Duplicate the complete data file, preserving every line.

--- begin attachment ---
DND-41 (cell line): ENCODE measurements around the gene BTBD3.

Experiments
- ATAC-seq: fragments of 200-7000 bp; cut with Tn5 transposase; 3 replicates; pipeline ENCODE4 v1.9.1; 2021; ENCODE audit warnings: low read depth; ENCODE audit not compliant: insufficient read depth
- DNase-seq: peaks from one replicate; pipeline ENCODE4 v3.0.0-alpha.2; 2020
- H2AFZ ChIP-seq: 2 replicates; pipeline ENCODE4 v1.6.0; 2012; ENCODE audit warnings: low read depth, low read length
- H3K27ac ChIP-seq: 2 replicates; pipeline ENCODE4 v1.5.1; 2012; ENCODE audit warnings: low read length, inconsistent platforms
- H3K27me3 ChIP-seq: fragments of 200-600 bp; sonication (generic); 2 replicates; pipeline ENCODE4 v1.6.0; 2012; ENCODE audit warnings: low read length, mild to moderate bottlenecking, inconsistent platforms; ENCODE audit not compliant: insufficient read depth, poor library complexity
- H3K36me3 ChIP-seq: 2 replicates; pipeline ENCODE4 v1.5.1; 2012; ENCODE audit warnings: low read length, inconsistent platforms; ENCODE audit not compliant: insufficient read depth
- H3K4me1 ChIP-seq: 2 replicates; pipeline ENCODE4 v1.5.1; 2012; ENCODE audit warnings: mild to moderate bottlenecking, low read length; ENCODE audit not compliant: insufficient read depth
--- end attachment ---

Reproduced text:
DND-41 (cell line): ENCODE measurements around the gene BTBD3.

Experiments
- ATAC-seq: fragments of 200-7000 bp; cut with Tn5 transposase; 3 replicates; pipeline ENCODE4 v1.9.1; 2021; ENCODE audit warnings: low read depth; ENCODE audit not compliant: insufficient read depth
- DNase-seq: peaks from one replicate; pipeline ENCODE4 v3.0.0-alpha.2; 2020
- H2AFZ ChIP-seq: 2 replicates; pipeline ENCODE4 v1.6.0; 2012; ENCODE audit warnings: low read depth, low read length
- H3K27ac ChIP-seq: 2 replicates; pipeline ENCODE4 v1.5.1; 2012; ENCODE audit warnings: low read length, inconsistent platforms
- H3K27me3 ChIP-seq: fragments of 200-600 bp; sonication (generic); 2 replicates; pipeline ENCODE4 v1.6.0; 2012; ENCODE audit warnings: low read length, mild to moderate bottlenecking, inconsistent platforms; ENCODE audit not compliant: insufficient read depth, poor library complexity
- H3K36me3 ChIP-seq: 2 replicates; pipeline ENCODE4 v1.5.1; 2012; ENCODE audit warnings: low read length, inconsistent platforms; ENCODE audit not compliant: insufficient read depth
- H3K4me1 ChIP-seq: 2 replicates; pipeline ENCODE4 v1.5.1; 2012; ENCODE audit warnings: mild to moderate bottlenecking, low read length; ENCODE audit not compliant: insufficient read depth